I have no plans to stop. I’m convinced the more consistent I am with riding the less frequent the attacks will be. This has been my best month so far, I’ve riden 6 days a week with only 3 exceptions. I’ve only had one Migraine this month; for the first time in 10 years I went 20 days without an attack. As I mentioned before, last year was the first year in 10 years that I haven’t been to the Emergency Room. I never imagined the solution to my problem would be something so simple and enjoyable. But I thank God every day that it is.
So about 10 years ago I wake up in this intense pain. Just indescribable. My head is going to explode. I wake my wife, Dawn, and we go to the nearest hospital. They do a spinal tap, MRI, CAT Scan, blood tests, and some X-Rays. They’re all clean. They ask about my family history. My mother gets Migraines. “Ah, that’s probably it.” They want to admit me to make sure it’s not anything else but my HMO won’t pay for it. I’m sent home with some Vicodin and that’s the end of it for another 4 or 5 months.
Then it happens again and I’m sent to a neurologist who makes the formal diagnosis. It is Migraine. I’m put on Elavil in an attempt to stop future headaches and given more Vicodin to take for the pain.
They keep coming. First, every 4 months, then 2, then weekly, then daily. Eventually it’s just one big constant headache.
Migraine is more than just head pain though. Along with a sharp stabbing pain next to my eye, I get sensitivity to light and sound, dizziness, confusion, muscle spasms, fatigue, nausea. Sometimes I’ll get minor aphasia, the inability to put together sentences. I can still talk but it feels like walking under water – it just takes forever. In about half my Migraines I get Aura before the pain. Aura is a visual sensation – I see it even with my eyes closed. (Press your finger against your eye, it looks like that.) It doesn’t hurt; it’s actually very pretty. The dizziness is awful. I have to stop driving and when we moved into a two story house I managed to fall down the stairs a few times.
When I first got Migraines Dawn and I hadn’t been married very long and shortly afterwards we had our first child, a little girl named Alex. Fortunately, we both worked at the same place. We worked out a schedule where Dawn would wake up, get ready, get Alex ready, and then wake me up at the last minute. I would get ready and then go to sleep in the car on the hour drive to the office. I’d suffer through work (mainly just clerical stuff) and then sleep in the car on the way back. When we got home I’d go back to bed and Dawn took care of Alex and the house. This went on for about a year and a half.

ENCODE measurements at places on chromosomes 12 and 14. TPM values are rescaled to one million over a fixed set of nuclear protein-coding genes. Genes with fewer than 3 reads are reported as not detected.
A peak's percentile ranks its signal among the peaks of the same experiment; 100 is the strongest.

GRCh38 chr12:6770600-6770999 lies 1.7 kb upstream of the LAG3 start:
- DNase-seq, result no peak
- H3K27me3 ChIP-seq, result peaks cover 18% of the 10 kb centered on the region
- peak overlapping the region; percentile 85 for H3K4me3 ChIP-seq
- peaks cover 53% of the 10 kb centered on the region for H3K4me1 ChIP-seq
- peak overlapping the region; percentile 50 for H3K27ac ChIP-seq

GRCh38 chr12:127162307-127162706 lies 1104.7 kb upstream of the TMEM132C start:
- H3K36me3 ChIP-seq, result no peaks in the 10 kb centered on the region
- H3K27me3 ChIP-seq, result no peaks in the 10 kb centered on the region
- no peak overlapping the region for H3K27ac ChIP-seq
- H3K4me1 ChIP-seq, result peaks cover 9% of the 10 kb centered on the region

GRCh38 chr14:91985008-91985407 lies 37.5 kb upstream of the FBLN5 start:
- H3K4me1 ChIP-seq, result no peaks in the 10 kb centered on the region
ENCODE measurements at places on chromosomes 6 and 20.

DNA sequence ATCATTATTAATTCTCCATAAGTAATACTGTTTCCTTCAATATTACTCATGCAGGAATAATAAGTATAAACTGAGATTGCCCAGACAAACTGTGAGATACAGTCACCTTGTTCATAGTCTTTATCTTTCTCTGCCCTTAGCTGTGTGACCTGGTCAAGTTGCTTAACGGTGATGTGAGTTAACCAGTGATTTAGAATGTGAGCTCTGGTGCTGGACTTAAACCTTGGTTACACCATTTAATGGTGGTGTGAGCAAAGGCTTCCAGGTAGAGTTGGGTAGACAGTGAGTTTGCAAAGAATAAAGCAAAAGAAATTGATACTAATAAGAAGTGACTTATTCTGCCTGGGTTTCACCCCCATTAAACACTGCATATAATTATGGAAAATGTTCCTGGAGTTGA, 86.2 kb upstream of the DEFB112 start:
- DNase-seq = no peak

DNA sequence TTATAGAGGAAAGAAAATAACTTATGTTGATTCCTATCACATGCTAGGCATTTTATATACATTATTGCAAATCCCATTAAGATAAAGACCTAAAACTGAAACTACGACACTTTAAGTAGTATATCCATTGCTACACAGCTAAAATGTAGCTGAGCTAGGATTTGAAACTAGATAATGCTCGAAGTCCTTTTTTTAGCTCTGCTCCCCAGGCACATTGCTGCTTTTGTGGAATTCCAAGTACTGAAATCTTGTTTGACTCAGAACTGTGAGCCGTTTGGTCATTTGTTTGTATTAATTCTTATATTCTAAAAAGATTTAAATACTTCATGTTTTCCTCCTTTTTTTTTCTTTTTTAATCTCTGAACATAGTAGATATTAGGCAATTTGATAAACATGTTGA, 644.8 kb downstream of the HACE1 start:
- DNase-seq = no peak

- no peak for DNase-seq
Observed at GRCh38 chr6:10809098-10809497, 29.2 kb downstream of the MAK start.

The pain was unbearable. As I said, my mother has Migraine. When my younger brother was born the doctor was late and my father had to deliver him. She wasn’t able to get any pain medication. Comparing the pain to Migraine, she says the childbirth was a lot easier, and a lot less painful.
Every couple of weeks it would get so bad I couldn’t stand it and we’d go down to the Emergency Room for some Demerol. I think during that 18 month period we went about 15 times. They’d have me tell them my pain on a scale of 1 – 10. During that time my pain was never less than a seven or eight. When it got to 9 we’d go down to the ER.
They said 10 was “the worst pain you’ve ever experienced”. I’ve only ever had 4 or 5 “10s” in my life. The Vicodin did nothing; the Demerol only took the edge off. The only thing I could do was cry out to God to either take the pain away or just kill me. I really didn’t care which one. I just wanted the pain to stop. I can remember openly weeping during these times, and Dawn says I would sit there banging my head against the wall.
Although I was in the worst pain of my life, something amazing happened. As I sat there and prayed I physically felt the presence of God – a hand on my back. And then the pain would lessen. Not completely, but to a point that I could handle it. I’d be okay until the next day. I’ll tell you this: I believe in God, if for nothing else, because of those 4 or 5 headaches.
Let’s back up just a bit. I said I didn’t care if I died. During the worst of the pain that was true. During more lucid moments I was more rational. There was one moment where I considered suicide. I was not depressed. But I’ve tried many things to get rid of these headaches and, rationally speaking, that would definitely do the trick. So I thought it out for a night and decided to not do it. I was sure God would heal me at some point. I didn’t need to give up. But I’ve never met a Migraine patient who hasn’t had these thoughts at least once.